Graeson Underwood almost did a double take when he saw The Citadel’s new offensive playbook.
Gone was the run-heavy, three-yards-and-a-cloud-of-dust offense that the Bulldogs have run for much of the past decade.
In its place, new head football coach Maurice Drayton will install more of a spread offense, utilizing shotgun formations with three, four and sometimes five wide receivers.
While the option game will still be a central component of The Citadel’s offensive attack, expect to see the ball in the air a little more this fall.
The Citadel opened its first spring practice under Drayton on March 22 at Johnson Hagood Stadium. The Bulldogs will take the next month to install their offensive and defensive systems, with the spring game set for April 22 at 1 p.m. at Johnson Hagood.
“I’d say the offense is a complete 180-degree difference from what we’ve been running in the past,” said Underwood, who played quarterback in three games last year, including a start in a road win at Western Carolina. “It’s gonna be a lot of running, a lot of throwing and a lot of fun. We’re going to be able to give teams different looks every game and that’s going to throw defenses off balance, which is going to be the key for us.
“Everyone has bought into what we’re doing. The coaching staff has really invested a lot of time in us. It’s a step above what we had before. It’s exciting.”
Underwood, who completed 7 of 14 passes for 162 yards and two TDs last season, took the majority of the snaps with the first team during the Bulldogs’ 90-minute workout on a gray, rainy Wednesday afternoon.
The Bulldogs had one of the Southern Conference’s worst offenses a year ago, averaging 18.7 points and 326 yards a game. Three Citadel quarterbacks threw for a combined 1,021 yards and 10 TDs during a 4-7 season, former coach Brent Thompson's last.
“It’s a new perspective on everything,” said Underwood, who played at Dutch Fork High School. “I think my heart jumped out of my chest when I first saw the playbook. It gave me a flashback to high school and what we used to do, spread people out and give people a different look every game.”
While the Bulldogs will throw the ball more this fall, theirs will not be a pass-happy 'Air Raid' offense.
“The option is our identity and it’s the core of who we are,” Drayton said. “We are an option-based outfit, we’re just going to have some different bells and whistles to it.”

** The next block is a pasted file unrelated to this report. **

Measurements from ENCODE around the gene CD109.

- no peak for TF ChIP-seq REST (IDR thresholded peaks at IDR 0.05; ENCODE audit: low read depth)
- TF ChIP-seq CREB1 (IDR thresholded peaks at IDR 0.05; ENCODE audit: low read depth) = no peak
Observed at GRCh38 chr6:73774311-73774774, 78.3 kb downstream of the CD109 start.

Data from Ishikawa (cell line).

One quarterback who could benefit from the change in style is redshirt sophomore Varney Layman. The 6-2, 190-pound Layman should be more comfortable in the shotgun formation than he was under center. He threw for more than 2,700 yards and 27 TDs at Cox Mill High School in Concord, N.C.
Ahmad Green, who played in six games last season at quarterback, is expected to split time between running back and quarterback.
“We have multiple quarterbacks, but some of our quarterbacks might branch out to other positions,” Drayton said. “We’re evaluating all of our quarterbacks and the cream will rise to the top.”
There are no transfer quarterbacks in camp this spring, but Bulldog coaches will continue to monitor the portal. A third QB on the roster is Tripp Williams, a 6-1, 215-pound sophomore from Philip Simmons High School.
Veteran running backs on the spring roster include Jay Graves-Billups, Cooper Wallace, Ricky Conway and Johnny Crawford III. Of that group, Wallace led the way with 409 yards and three touchdowns.
With tight end playing a more prominent role in this offense, several players have been moved to that position, including former fullback Elijah Bass and former defensive lineman Hi'keem Elmore.
Drayton spent most of his collegiate coaching career on the defensive side of the ball, and was the defensive coordinator under former coach Mike Houston when the Bulldogs won a Southern Conference title in 2015. The former Berkeley High School standout said he will concentrate his efforts more of the offensive side of the ball.
Former Bulldog linebacker Raleigh Jackson will serve as the defensive coordinator.
“We’ve hired good coaches,” Drayton said. “I was always told, once you have a great staff, you let them coach. We’re going to let Raleigh run with the defense. I’m going to spend more of my time with the offense.”